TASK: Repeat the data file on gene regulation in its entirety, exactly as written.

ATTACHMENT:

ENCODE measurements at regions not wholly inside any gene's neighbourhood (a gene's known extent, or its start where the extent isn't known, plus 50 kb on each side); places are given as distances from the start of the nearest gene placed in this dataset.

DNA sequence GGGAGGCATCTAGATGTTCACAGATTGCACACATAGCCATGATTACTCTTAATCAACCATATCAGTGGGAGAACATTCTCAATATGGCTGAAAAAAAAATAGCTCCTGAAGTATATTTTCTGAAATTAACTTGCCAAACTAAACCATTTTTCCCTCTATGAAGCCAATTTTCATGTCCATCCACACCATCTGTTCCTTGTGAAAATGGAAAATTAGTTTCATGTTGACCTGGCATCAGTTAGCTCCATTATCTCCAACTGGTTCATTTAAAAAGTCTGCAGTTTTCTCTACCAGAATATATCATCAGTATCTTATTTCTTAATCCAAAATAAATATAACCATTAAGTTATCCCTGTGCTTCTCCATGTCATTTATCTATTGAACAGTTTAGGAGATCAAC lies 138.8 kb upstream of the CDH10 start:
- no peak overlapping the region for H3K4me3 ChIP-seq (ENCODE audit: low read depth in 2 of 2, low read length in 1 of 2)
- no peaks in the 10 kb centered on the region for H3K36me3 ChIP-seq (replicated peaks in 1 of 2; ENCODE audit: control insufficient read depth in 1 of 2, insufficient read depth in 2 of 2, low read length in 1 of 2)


ENCODE measurements at regions not wholly inside any gene's neighbourhood (a gene's known extent, or its start where the extent isn't known, plus 50 kb on each side); places are given as distances from the start of the nearest gene placed in this dataset.

DNA sequence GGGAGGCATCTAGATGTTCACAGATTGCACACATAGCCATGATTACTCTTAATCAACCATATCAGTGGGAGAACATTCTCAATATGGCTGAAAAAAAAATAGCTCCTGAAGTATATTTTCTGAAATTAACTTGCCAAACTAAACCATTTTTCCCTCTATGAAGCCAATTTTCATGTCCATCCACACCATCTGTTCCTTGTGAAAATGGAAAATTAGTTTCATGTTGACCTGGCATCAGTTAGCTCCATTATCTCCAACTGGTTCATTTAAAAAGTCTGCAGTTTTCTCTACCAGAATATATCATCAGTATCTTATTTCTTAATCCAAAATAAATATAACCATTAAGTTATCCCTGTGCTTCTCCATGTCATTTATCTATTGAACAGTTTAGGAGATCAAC lies 138.8 kb upstream of the CDH10 start:
- no peak overlapping the region for H3K4me3 ChIP-seq (ENCODE audit: low read depth in 2 of 2, low read length in 1 of 2)
- no peaks in the 10 kb centered on the region for H3K36me3 ChIP-seq (replicated peaks in 1 of 2; ENCODE audit: control insufficient read depth in 1 of 2, insufficient read depth in 2 of 2, low read length in 1 of 2)